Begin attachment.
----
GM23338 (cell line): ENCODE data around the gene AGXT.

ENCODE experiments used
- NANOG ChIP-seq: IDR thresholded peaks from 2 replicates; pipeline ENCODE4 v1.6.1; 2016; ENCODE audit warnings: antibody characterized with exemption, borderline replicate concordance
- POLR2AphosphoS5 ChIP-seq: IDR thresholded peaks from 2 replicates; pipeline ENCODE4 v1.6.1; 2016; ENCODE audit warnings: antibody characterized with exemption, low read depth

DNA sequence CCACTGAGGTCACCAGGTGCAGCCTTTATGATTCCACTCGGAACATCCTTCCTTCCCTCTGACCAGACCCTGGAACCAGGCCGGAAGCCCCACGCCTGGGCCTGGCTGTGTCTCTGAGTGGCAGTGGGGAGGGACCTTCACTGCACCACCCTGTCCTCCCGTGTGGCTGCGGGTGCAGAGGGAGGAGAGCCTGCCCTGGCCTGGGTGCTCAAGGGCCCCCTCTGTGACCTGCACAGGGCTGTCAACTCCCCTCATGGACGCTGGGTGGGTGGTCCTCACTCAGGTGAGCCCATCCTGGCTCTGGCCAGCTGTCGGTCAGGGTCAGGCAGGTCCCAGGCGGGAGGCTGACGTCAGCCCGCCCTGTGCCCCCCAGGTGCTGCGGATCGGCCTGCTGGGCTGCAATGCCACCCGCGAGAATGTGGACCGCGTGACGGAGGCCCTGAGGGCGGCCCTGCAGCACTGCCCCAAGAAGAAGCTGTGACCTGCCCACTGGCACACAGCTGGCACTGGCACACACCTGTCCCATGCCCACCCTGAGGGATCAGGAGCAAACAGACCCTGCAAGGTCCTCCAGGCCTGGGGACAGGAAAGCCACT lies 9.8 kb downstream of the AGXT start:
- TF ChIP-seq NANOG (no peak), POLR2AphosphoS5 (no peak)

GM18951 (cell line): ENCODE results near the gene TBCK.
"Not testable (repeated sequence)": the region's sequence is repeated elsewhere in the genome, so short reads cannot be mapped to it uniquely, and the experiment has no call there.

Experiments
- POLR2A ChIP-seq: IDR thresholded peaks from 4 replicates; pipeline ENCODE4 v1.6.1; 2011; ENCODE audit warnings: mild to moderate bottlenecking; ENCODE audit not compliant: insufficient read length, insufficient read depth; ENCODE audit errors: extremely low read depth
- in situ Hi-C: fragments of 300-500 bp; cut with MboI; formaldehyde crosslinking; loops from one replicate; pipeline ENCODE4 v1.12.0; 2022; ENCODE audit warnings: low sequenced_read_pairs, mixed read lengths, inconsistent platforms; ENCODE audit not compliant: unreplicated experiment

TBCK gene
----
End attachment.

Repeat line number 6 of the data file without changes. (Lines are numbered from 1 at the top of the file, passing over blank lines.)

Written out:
- TF ChIP-seq NANOG (no peak), POLR2AphosphoS5 (no peak)